After the Russian Revolution in 1917, the Transcaucasian republics enjoyed a brief period of independence. By the early 1920s, however, the Red Army—the name of the Soviet military—had taken control of the region.
In the decades following the Soviet takeover, the people of Transcaucasia experienced the same painful economic and political changes as the rest of the Soviet Union. Many people lost their lives in famines triggered by the shift to collective farming or were killed because of their political beliefs. The republics of Transcaucasia regained their political independence in 1991 after the fall of the Soviet Union. Since then, the region's leaders have struggled to rebuild their nations' economies.
Today, economic activity in the Transcaucasian republics ranges from the tourism and wine industries of subtropical Georgia to large-scale oil production in Azerbaijan.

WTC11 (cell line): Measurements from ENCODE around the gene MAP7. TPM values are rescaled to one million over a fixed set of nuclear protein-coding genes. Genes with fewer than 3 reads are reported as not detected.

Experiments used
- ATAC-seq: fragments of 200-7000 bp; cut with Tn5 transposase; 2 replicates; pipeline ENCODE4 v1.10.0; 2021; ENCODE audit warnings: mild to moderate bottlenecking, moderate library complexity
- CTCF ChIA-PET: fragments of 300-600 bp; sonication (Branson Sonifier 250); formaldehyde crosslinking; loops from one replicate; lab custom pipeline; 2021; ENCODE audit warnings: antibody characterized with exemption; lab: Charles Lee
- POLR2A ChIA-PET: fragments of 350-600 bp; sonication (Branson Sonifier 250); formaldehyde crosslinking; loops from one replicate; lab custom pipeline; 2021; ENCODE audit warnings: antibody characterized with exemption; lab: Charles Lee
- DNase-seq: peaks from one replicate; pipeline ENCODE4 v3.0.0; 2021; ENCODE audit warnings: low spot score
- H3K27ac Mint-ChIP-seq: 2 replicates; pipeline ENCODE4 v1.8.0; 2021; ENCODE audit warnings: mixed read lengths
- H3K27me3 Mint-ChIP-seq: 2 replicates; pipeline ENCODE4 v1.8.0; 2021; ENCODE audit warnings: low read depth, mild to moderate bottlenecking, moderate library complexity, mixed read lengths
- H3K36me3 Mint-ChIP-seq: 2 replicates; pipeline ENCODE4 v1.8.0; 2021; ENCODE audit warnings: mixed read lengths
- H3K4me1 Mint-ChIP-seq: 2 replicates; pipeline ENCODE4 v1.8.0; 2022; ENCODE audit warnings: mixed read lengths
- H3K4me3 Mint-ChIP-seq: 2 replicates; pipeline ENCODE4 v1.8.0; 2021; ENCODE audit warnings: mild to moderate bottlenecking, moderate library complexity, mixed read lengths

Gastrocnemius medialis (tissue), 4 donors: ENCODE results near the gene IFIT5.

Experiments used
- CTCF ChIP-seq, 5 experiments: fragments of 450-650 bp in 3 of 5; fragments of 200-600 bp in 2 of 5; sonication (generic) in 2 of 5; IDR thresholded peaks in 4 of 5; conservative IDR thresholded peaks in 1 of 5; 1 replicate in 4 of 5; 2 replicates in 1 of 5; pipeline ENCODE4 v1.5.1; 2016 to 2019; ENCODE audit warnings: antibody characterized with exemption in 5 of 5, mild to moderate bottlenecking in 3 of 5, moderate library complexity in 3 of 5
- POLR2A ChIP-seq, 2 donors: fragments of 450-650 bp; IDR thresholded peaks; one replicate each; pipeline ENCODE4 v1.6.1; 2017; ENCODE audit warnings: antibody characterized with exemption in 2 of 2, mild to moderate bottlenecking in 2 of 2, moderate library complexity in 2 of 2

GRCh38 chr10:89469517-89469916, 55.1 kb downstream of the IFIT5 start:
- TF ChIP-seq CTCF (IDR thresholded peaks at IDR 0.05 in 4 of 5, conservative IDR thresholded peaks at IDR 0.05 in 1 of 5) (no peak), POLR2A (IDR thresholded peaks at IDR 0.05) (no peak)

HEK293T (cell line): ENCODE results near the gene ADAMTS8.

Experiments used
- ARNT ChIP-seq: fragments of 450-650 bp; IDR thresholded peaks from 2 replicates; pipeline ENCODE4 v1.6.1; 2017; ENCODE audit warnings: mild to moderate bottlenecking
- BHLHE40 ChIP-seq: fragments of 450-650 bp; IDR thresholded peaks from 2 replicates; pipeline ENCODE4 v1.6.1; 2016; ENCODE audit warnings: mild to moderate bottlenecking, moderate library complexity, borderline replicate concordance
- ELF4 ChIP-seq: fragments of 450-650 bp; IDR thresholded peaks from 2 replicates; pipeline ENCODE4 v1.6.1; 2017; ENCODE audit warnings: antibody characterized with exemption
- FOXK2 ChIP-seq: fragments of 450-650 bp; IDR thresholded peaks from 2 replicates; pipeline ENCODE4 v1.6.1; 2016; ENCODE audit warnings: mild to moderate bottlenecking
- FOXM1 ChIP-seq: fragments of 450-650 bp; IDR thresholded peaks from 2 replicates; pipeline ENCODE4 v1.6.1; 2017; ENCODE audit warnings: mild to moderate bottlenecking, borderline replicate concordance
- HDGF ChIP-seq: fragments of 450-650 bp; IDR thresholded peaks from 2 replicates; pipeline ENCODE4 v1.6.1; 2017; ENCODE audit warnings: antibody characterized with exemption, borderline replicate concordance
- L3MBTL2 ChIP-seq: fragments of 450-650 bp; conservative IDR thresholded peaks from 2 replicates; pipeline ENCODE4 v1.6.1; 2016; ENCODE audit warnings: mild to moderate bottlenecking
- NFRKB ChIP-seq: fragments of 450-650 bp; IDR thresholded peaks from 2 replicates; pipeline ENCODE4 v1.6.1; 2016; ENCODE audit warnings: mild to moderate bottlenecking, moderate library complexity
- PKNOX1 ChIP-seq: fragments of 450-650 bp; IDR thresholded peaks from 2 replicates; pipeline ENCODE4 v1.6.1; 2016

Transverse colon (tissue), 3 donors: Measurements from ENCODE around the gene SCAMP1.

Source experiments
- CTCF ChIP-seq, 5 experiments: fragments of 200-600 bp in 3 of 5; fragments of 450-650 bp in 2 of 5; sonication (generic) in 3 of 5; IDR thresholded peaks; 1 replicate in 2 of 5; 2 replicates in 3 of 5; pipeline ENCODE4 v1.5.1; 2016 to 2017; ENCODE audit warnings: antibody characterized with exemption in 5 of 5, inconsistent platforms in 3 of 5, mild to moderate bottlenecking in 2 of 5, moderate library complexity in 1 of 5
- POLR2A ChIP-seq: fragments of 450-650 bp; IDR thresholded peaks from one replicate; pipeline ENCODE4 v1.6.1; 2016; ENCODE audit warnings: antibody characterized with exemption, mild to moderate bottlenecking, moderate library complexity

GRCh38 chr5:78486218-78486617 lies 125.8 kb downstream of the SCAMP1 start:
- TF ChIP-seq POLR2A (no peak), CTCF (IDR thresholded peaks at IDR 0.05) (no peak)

AGRICULTURE AND INDUSTRY
Although much of Transcaucasia's terrain is mountainous, each of the republics has a significant agricultural output. Transcaucasians have taken advantage of the region's climate and the potential of the limited amount of land fit for farming.
The humid subtropical lowlands and foothills of the region are ideal for valuable crops such as tea and fruits. Grapes are one of the most important fruit crops. Georgians use the grapes cultivated along their Black Sea coast to produce their famous wines. Georgia's mild climate also once fueled a profitable tourist industry.
There was little industry in Transcaucasia before the Soviet Union took control of the region. Soviet planners transformed Transcaucasia from a largely agricultural area into an industrial and urban region.